GENERAL RICHARD NEAL (RET.), U.S. MARINE CORPS: And he didn't to amble in, as we had in Vietnam, that he didn't want to go in as a one -- to use the analogy of a -- of a one-arm puncher in a -- in a boxing ring.
STARR: In Iraq, today's young troops risk their lives in a tough fight against a shadowy enemy that doesn't appear to be weakening.
For the troops, it's difficult to see what victory really means.
RETIRED BRIG. GEN. DAVID GRANGE, CNN MILITARY ANALYST: I think that soldiers have -- it has to be explained to soldiers, especially in today's conflicts, that the military is only one part of the -- the tools, the -- the means to achieve victory.
STARR: In Mahmoudiya, Iraq, the men of Bravo Company have learned to define victory on a personal scale.
LIEUTENANT GEORGE WEBB, U.S. ARMY: We let them know that, hey, we're human, too. We're not just people that ride around in vehicles, never dismount or anything. So, now we get out here. Attitudes change.
STARR: After more than three years and nearly 2,800 Americans dead, these days, the ambitious goal of creating a tidal wave of democracy and prosperity that will sweep across the Middle East seems distant.
(on camera): Victory in Iraq, for now, can probably be simply best defined as getting the level of violence down, to the point that the new Iraqi government can survive and U.S. troops can leave.
Barbara Starr, CNN, the Pentagon.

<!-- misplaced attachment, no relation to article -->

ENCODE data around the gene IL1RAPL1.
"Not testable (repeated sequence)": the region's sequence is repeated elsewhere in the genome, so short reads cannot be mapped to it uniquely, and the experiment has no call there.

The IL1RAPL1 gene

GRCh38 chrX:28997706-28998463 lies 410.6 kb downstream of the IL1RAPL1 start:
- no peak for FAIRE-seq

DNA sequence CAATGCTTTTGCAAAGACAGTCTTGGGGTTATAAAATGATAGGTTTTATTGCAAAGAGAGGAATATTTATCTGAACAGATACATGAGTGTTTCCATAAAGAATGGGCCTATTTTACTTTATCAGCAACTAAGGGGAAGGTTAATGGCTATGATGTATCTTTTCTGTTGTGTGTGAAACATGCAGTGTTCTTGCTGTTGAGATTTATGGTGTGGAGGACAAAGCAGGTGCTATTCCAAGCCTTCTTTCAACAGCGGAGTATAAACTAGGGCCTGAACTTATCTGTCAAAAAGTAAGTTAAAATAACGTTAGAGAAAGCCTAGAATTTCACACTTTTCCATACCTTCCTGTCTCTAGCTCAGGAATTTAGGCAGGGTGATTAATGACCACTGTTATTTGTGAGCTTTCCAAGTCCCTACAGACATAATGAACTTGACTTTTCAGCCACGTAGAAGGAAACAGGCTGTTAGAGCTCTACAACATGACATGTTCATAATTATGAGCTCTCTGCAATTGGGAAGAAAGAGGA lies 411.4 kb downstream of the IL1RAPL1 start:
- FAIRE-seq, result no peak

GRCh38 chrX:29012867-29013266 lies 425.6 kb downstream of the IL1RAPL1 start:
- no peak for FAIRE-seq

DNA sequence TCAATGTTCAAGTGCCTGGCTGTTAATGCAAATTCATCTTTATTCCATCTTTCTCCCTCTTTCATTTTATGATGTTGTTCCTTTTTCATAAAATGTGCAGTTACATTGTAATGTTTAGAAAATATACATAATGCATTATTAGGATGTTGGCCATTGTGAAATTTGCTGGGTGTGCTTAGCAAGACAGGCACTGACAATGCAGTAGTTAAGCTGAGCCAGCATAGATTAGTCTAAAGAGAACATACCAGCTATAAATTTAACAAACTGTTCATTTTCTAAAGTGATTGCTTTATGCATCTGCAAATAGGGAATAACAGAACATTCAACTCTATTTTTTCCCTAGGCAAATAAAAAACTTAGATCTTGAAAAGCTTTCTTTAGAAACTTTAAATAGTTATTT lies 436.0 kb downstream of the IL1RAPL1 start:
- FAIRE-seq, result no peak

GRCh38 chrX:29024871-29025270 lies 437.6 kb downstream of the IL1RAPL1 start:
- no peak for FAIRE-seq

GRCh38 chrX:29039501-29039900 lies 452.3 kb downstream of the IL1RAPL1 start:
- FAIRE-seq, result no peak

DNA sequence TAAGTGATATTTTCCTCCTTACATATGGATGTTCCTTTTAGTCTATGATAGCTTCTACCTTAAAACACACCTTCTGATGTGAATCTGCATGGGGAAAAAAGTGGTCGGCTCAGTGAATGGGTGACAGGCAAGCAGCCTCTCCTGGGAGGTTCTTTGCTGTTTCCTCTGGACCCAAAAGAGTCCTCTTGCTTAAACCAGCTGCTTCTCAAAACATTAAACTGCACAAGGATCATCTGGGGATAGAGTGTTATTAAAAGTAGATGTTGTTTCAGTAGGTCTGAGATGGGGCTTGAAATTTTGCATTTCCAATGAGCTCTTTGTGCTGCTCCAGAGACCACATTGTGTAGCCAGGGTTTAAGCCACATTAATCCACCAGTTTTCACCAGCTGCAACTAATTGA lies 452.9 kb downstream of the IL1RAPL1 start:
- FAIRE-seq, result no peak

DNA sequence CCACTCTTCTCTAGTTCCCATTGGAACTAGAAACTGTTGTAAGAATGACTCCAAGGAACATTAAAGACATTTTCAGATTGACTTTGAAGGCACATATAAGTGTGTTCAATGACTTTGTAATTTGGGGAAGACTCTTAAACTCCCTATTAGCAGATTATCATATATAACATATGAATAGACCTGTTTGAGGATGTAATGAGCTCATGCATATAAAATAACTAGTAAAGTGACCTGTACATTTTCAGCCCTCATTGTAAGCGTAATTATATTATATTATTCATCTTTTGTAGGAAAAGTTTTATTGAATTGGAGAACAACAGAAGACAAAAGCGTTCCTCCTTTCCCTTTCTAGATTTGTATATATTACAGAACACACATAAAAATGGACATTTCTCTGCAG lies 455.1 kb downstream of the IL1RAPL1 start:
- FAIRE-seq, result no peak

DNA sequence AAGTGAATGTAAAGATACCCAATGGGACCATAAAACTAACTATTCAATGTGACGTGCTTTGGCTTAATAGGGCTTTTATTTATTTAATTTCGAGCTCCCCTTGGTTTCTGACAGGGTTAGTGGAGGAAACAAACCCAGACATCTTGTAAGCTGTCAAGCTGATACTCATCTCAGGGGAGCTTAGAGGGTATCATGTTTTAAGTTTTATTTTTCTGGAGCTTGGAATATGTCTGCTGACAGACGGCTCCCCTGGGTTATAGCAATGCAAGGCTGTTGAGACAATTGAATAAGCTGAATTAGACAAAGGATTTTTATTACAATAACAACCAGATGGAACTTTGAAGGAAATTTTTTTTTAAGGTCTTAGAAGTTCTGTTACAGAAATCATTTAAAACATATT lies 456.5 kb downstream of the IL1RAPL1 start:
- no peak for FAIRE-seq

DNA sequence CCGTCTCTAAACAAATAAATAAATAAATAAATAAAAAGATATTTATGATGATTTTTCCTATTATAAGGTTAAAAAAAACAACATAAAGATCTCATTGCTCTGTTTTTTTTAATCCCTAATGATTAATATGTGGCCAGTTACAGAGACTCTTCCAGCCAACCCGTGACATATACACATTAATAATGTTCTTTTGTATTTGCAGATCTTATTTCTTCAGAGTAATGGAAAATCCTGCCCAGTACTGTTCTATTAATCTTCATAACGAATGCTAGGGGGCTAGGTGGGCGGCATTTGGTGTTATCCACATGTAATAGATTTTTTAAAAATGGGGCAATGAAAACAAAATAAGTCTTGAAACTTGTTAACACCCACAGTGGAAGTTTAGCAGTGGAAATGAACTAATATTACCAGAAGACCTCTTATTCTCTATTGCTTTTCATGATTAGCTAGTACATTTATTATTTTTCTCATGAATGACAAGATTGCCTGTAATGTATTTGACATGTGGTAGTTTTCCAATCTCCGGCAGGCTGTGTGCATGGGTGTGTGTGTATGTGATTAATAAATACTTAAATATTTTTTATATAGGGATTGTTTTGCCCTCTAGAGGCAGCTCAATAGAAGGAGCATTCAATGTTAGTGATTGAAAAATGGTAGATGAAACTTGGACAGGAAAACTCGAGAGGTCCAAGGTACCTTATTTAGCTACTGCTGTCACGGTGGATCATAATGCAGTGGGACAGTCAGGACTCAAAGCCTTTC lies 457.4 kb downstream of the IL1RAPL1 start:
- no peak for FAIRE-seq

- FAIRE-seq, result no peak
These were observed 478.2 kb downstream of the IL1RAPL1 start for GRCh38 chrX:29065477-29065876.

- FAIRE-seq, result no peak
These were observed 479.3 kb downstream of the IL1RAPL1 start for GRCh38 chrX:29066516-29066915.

COLLINS: International pressure turned up several notches to high now. Is North Korea finally beginning to bend? According to a South Korean news agency, North Korea's leader says he has no plans to carry out more nuclear tests.
Secretary of State Condoleezza Rice in China to discuss the North Korea stalemate. CNN's Zain Verjee the only television traveler -- excuse me, television reporter traveling with the secretary. She has this story now from Beijing just a short while ago.
ZAIN VERJEE, CNN CORRESPONDENT (on camera): U.S. Secretary of State Condoleezza Rice giving a little more information about a senior level delegation from China that went over to North Korea and met with Kim Jong-il. The message they carried, she said, essentially was come back to the six-party talks.
CONDOLEEZZA RICE, SECRETARY OF STATE: I think the message was not unlike the one that the Chinese have been delivering publicly, that Resolution 1718 must be observed and China will observe it. The Chinese obviously wanted to send a message to the north that they had engaged in very serious behavior that China did not support. They also want to -- very much to try and get a return to the diplomatic path and to return to the six-party talks.
VERJEE: I asked her also whether China was seriously considering cutting off fuel aid, cutting off food aid to North Korea, cutting off financing. She really wasn't too specific in answering that. She said, those were under consideration, but the Chinese had an obligation to live up to the expectations of U.N. Security Council Resolution 1718.